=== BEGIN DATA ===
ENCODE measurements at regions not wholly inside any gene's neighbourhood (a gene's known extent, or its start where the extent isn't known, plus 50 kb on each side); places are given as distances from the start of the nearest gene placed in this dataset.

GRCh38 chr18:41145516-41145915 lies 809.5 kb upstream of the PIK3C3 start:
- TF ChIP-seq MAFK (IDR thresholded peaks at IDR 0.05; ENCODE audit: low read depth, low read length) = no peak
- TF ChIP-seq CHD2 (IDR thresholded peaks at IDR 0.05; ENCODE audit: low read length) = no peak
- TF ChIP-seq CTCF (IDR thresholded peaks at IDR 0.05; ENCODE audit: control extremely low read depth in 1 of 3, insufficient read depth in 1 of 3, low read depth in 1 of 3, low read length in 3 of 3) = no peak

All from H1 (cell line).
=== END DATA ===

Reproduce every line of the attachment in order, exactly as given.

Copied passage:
ENCODE measurements at regions not wholly inside any gene's neighbourhood (a gene's known extent, or its start where the extent isn't known, plus 50 kb on each side); places are given as distances from the start of the nearest gene placed in this dataset.

GRCh38 chr18:41145516-41145915 lies 809.5 kb upstream of the PIK3C3 start:
- TF ChIP-seq MAFK (IDR thresholded peaks at IDR 0.05; ENCODE audit: low read depth, low read length) = no peak
- TF ChIP-seq CHD2 (IDR thresholded peaks at IDR 0.05; ENCODE audit: low read length) = no peak
- TF ChIP-seq CTCF (IDR thresholded peaks at IDR 0.05; ENCODE audit: control extremely low read depth in 1 of 3, insufficient read depth in 1 of 3, low read depth in 1 of 3, low read length in 3 of 3) = no peak

All from H1 (cell line).